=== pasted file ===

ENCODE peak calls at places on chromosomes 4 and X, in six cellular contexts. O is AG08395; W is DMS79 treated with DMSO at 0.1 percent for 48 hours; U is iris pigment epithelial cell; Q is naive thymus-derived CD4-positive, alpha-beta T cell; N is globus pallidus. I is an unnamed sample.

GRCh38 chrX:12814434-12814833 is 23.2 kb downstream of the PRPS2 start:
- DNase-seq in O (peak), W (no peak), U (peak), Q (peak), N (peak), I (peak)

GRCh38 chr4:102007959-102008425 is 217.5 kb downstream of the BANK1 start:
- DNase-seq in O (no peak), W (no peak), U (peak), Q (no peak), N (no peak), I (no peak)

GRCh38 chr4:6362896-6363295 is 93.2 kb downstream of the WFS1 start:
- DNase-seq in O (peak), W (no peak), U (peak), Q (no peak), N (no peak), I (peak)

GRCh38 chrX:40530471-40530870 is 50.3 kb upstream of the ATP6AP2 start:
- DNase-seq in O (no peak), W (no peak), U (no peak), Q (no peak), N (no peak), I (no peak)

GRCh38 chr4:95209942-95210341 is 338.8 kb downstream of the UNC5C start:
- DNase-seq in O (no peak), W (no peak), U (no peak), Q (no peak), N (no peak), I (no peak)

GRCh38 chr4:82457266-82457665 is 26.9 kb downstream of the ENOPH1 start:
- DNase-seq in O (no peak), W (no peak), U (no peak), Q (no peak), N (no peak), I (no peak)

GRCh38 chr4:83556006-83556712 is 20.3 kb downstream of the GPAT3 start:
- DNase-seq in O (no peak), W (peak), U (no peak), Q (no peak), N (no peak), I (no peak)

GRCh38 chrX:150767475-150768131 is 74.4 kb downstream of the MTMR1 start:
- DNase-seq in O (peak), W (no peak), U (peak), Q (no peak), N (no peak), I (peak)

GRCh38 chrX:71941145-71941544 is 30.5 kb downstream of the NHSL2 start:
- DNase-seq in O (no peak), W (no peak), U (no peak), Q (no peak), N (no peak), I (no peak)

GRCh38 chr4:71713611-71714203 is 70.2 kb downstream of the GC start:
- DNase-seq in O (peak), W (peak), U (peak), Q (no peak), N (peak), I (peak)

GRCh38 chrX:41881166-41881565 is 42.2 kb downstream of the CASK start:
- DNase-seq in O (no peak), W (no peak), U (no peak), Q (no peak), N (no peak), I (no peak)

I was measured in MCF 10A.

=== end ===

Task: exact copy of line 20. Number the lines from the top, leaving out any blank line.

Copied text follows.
GRCh38 chr4:71713611-71714203 is 70.2 kb downstream of the GC start: